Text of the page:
Dr. Barkai: First of all, teachers should know that if they wear a mask and the children also wear a mask, they are very well protected. We found that in the hospital, whenever infections did occur, they could be traced not to the clinical areas, but to the common rooms, where the staff took breaks. So, it’s the same thing at school. Teachers should adhere to safety rules in the classroom, but also in the teacher’s room. Teachers of children who are not of the age required to wear a mask can gain additional protection with a plastic shield. Nothing is 100 percent but I really think that is sufficient.

Dr. Pessach: I want to stress that masks do work. In the Safra children’s hospital, the medical staff was extremely strict about wearing masks and not one clinician caught COVID or even had to go into quarantine. If you wear a mask and a plastic shield, know that you are protected. This is how we protect high-risk patients.

How often should we change masks?

Dr. Pessach: The recommendation for disposable surgical masks is to change them twice or three times a day. At the hospital, we are required to switch every shift, which is every eight hours.

How can I keep my child safe while taking part in sports?

Dr. Barkai: It’s impossible to do sports with a mask because of the increased output of carbon dioxide. For this reason, sports are best done outside to reduce the chance of infection. Alternately, they can be done inside a large auditorium, where it is possible to keep a distance between students. If the only place for physical activity is inside the classroom, it’s better to forgo it.

How can I help my child who has to be in quarantine?

Prof. Gothelf: Quarantine is not a normal situation and it is never pleasant. The following are a few important steps to take:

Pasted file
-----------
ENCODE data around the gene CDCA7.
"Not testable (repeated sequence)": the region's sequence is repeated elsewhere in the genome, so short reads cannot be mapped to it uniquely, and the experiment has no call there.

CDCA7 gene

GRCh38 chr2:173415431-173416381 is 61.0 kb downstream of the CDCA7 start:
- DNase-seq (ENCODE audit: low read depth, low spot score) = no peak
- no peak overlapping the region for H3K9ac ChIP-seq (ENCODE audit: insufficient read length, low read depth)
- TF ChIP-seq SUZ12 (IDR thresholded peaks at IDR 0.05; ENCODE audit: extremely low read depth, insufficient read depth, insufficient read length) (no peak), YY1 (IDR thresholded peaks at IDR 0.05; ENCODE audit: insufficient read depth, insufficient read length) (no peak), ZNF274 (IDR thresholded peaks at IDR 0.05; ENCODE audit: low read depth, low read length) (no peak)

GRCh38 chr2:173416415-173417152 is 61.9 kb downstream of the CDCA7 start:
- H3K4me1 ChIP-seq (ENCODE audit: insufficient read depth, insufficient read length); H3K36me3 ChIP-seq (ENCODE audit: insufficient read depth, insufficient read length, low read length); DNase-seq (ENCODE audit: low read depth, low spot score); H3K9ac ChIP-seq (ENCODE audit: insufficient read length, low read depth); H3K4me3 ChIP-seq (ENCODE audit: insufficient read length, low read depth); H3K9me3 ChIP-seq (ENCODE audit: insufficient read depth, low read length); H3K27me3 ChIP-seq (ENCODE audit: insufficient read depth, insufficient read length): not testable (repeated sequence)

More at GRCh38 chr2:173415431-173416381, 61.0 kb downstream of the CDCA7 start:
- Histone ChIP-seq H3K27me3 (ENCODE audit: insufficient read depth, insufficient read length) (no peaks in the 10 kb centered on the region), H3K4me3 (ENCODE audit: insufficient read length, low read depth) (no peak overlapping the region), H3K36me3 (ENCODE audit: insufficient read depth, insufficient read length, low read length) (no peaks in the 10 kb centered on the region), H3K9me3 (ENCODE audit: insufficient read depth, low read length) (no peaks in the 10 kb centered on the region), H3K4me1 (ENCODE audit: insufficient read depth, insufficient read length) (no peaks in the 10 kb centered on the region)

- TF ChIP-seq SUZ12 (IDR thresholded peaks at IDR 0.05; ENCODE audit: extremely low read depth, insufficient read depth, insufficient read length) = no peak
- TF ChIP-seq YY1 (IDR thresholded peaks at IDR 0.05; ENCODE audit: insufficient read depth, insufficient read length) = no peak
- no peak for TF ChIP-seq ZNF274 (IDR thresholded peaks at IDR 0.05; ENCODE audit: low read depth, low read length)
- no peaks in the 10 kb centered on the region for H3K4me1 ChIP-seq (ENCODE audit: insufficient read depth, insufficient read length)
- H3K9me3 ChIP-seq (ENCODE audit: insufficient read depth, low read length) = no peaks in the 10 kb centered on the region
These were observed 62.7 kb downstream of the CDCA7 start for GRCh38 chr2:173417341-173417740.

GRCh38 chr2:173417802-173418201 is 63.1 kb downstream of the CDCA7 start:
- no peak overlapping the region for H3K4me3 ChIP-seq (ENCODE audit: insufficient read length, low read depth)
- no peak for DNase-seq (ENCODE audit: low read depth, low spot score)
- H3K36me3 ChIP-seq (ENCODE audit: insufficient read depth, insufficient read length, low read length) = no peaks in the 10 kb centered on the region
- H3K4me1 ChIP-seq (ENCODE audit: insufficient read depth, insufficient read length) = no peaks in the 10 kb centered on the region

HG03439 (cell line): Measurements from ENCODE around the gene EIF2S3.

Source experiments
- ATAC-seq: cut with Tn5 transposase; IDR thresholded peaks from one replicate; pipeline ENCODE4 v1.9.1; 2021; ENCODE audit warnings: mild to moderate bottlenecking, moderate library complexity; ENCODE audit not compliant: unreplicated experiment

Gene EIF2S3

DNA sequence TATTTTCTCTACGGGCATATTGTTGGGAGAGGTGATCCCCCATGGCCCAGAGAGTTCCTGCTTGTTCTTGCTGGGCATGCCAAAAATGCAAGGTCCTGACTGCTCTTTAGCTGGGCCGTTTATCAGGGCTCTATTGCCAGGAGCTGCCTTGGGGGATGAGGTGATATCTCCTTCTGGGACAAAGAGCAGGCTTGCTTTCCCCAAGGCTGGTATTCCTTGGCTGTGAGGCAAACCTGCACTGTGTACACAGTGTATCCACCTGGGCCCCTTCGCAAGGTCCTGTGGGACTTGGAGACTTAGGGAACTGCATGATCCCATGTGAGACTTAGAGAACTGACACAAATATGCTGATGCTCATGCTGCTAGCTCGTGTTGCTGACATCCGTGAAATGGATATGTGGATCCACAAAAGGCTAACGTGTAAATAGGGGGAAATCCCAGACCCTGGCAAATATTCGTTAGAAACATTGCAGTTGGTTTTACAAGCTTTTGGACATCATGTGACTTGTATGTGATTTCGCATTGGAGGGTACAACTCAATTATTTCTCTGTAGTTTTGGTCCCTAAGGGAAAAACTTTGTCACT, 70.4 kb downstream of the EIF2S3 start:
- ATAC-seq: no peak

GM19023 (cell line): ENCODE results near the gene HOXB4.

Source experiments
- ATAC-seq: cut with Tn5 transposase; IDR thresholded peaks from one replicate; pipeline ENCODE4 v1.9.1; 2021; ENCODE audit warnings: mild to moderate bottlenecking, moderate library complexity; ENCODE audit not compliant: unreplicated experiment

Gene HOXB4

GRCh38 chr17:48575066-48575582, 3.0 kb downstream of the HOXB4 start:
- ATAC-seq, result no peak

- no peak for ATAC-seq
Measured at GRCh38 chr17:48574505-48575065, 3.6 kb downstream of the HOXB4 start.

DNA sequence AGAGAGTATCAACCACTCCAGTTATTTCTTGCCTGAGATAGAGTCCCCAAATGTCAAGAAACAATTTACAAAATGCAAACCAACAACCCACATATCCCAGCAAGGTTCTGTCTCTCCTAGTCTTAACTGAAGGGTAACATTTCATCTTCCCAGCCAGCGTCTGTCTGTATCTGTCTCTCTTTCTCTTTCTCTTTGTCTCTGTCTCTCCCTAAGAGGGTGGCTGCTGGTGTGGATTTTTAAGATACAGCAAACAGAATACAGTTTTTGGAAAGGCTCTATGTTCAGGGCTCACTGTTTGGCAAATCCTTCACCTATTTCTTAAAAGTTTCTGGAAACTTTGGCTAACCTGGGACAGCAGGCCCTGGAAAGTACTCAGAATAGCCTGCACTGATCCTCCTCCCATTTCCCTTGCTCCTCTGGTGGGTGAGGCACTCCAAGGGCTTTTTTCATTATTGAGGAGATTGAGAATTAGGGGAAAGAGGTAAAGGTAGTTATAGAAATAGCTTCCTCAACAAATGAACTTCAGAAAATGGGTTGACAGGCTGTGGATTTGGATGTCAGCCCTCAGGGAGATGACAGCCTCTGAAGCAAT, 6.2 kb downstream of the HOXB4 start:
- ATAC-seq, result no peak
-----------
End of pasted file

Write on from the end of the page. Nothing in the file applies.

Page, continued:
1. First, explain to the child, in an age-appropriate manner, the reason for quarantine and its importance. When we grasp the significance of what we do, it gives us the strength to do it. Lacking a full explanation, the child is liable to imagine all kinds of scenarios. It’s also important to clarify to the child that he did nothing wrong, so that he shouldn’t feel guilty.

2. Try to keep up a regular routine that is as close to the child’s regular routine, including normal sleep/wake times.

3. Limit the child’s exposure to media. Children who read the news may become unduly anxious; it’s better for them to hear the news through the filter of their parents.

4. In the event there the school offers Zoom classes, try to encourage the child to participate so that he will continue to feel involved in the class and won’t fall behind with his schoolwork.

How can I prepare my child for the transition from preschool to first grade?

Prof. Gothelf: Children become anxious mainly when they don’t know what to expect. It’s Important to prepare a child for any transition, especially one in which there are COVID regulations added to the mix. Hang the school schedule on the fridge, tell him about the new rules at school and explain their importance. Personal example here is of utmost importance. You can’t expect your child to adhere to the rules if you don’t. 

Small children often have trouble managing with their masks. Make sure they fit well, that the elastic isn’t too loose or too tight, that the material doesn’t irritate the child’s skin. Allowing the child to choose a fabric mask in the color or design of their choice can help.

Preschoolers should have at least one visit to school before the start of the year to help them make the transition from kindergarten to school — to meet the teacher, learn where the washrooms are, etc. In the COVID era, schools have skipped this stage. Remember that and try to fill in those gaps by taking the child to school in the first days.

How can I help my child get the most out of distance learning?

Prof. Gothelf: Let me begin by saying that distance learning is challenging for both parents and children. Relax. Now is not the time to insist on children getting straight A’s. Let’s lower our expectations; our children will have plenty of time to catch up.

Unlike in a classroom situation, teachers cannot see when the children are experiencing difficulty. You as the parent must try to keep in touch with the teacher to keep her in the loop. Often, children need more help with distance learning, and this can be challenging for working parents. Try to get the help of an older sibling, or a neighbor. And again, keep in touch with the teacher. 


Sharon Gelback
Sharon Gelback

Sharon Gelbach grew up in Toronto, studied journalism at Carleton University, and moved to Israel in 1982. She lives in the Jerusalem area with her family. A writer, editor and translator, among her many projects are writing PR content for the Sheba Medical Center.